2 Replies Latest reply on Sep 29, 2020 11:28 AM by Cara Jensen

    Seeking records of Russian immigrant

    Kirsten Carrasco Newbie

      Hello there! The story goes that this ancestor (a Russian jew) belonged to a family that was only able to save enough money to send one person to the US, so he was sent here alone at the age of 8 in 1900. (His age and date of arrival are from some censuses I found.) However, I am unable to find any information on his family...not even the names of his parents. My friend was told (by his grandfather) that the ancestor in question had at least a couple brothers and sisters and they would like to know how the family faired in the holocaust as (so far as they know) none of the others ever immigrated to the US. I have also found that this ancestor was also a soldier in the US Army during WWI (1917-1919) but I have hit a wall there as well. I thought perhaps he might have been on one of the orphan trains since he came alone at age 8 and spent at least his adulthood in Chicago, IL. but I have not been able to come across records their either. I appreciate any ideas anyone can give! Thank you!

        • Re: Seeking records of Russian immigrant
          Susannah Brooks Scout

          An 8 year old would have to have come with someone (family member, relative, neighbor) and be headed to a particular person.  He would not have been permitted to board the ship alone and would not have been admitted to the US without someone responsible for him.  He should appear in at least the 1910 census and any censuses thereafter,  and probably have a WWI draft card.  Without a name it is difficult to help look for information for you. 

          If you know the village or area that he came from and his surname in that area, you can search the Yad Vesham Archives https://www.yadvashem.org/archive.html looking for his relatives that either perished or survived the Holocaust.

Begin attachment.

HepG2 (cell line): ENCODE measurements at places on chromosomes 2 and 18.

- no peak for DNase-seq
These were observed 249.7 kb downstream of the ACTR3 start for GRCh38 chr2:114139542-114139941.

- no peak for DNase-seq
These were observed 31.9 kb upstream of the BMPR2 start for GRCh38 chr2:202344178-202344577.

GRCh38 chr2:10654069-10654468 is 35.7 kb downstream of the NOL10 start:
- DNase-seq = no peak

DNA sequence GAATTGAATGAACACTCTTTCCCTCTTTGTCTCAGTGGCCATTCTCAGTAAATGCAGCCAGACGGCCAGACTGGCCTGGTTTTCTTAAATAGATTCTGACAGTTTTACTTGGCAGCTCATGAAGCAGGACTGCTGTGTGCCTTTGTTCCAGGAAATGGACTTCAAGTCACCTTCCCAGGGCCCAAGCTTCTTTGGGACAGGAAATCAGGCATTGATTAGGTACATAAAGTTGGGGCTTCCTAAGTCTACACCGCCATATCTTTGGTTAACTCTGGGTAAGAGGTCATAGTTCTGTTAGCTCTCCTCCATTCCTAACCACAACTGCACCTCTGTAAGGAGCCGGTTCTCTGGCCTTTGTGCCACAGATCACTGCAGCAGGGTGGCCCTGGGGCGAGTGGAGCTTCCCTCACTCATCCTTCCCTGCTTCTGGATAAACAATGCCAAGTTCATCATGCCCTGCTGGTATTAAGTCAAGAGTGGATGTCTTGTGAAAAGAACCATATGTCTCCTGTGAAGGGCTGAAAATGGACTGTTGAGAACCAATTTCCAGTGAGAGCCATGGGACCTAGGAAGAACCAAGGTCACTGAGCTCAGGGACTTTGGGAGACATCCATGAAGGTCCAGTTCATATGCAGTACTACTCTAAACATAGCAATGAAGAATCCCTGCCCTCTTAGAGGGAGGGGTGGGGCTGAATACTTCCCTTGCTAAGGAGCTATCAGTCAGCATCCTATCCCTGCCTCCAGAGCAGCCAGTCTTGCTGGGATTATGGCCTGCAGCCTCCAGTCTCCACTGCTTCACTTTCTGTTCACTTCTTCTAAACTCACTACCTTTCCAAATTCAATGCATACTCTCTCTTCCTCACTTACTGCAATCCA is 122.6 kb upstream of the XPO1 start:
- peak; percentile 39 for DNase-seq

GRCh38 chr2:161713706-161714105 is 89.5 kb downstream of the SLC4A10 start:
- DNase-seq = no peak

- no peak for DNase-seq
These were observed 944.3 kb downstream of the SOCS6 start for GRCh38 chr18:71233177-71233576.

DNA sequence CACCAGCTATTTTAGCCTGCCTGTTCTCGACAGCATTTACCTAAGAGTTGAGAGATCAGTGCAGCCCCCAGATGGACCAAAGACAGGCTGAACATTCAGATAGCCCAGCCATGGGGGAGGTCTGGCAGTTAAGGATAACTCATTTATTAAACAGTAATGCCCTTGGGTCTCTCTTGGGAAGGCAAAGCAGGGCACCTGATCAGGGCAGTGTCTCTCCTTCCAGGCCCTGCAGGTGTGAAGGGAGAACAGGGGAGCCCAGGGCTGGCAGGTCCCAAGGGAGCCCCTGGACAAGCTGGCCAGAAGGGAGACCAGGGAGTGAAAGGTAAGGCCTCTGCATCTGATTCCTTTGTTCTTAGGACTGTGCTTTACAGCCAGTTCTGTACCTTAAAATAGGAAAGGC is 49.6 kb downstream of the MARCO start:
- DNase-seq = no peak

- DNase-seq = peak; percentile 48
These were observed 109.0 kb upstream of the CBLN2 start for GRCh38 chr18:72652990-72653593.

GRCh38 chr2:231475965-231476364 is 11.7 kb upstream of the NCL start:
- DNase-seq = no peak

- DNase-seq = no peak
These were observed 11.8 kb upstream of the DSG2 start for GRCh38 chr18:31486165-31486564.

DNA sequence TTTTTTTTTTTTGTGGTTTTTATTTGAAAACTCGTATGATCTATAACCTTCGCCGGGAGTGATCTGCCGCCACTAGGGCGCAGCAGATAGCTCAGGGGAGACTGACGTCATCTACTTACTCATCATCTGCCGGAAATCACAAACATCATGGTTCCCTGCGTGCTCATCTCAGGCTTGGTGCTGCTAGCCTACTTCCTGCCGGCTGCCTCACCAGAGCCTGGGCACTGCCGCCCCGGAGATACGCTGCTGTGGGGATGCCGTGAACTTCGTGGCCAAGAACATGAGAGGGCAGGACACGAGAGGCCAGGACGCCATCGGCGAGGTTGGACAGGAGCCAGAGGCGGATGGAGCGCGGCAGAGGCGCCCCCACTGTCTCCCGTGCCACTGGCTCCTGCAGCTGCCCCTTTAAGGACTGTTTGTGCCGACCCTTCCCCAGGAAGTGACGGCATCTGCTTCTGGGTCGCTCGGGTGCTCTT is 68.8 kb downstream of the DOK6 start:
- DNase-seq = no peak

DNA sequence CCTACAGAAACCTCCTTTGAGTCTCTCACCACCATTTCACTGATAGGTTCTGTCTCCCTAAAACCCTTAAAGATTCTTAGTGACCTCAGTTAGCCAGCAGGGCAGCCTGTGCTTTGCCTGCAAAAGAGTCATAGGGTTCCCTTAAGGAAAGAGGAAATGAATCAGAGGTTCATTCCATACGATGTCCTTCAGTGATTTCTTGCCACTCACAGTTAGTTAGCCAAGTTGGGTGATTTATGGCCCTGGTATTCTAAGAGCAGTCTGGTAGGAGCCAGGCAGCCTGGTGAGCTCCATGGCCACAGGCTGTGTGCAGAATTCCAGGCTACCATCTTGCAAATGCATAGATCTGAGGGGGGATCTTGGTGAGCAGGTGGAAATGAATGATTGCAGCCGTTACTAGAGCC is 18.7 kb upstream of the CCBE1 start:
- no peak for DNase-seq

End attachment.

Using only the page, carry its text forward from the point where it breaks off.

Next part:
• Re: Seeking records of Russian immigrant
            Cara Jensen Scout

            Dear Ms. Carrasco,

             

            Thank you for posting your request on History Hub!

             

            In addition to the information from the previous poster, we suggest that you request a copy of his Official Military Personnel File (OMPF). OMPFs and individual medical reports for enlisted men of the U.S. Military who were separated from the service after October 1912 and prior to 1958 are in the custody of NARA's National Personnel Records Center in St. Louis. In many cases where personnel records were destroyed in the 1973 fire, proof of service can be provided from other records such as morning reports, payrolls, and military orders, and a certificate of military service will be issued. Please complete a GSA Standard Form 180 and mail it to NARA's National Personnel Records Center, (Military Personnel Records), 1 Archives Drive, St. Louis, MO  63138-1002. For more information see Official Military Personnel Files (OMPF), Archival Records Requests.

             

            Due to the COVID-19 pandemic, the NPRC was closed from March 23 through June 23, 2020. As of June 24, the NPRC entered into Phase One of a gradual reopening process. The center is currently only servicing emergency requests associated with medical treatments, burials, homeless veterans, VA Home loan guarantees, and employment opportunities. If this is urgent, please see Emergency Requests and Deadlines. We apologize for any inconvenience.

             

            Most cities and counties have yearly directories for residents.  Some of these directories are indexed by address but most are alphabetically by last name.  We suggest you consult the FamilySearch wiki on United States Directories to search for this ancestor during the timeframe in which he resided in Chicago.

             

            We hope this is helpful. Best of luck with your family research!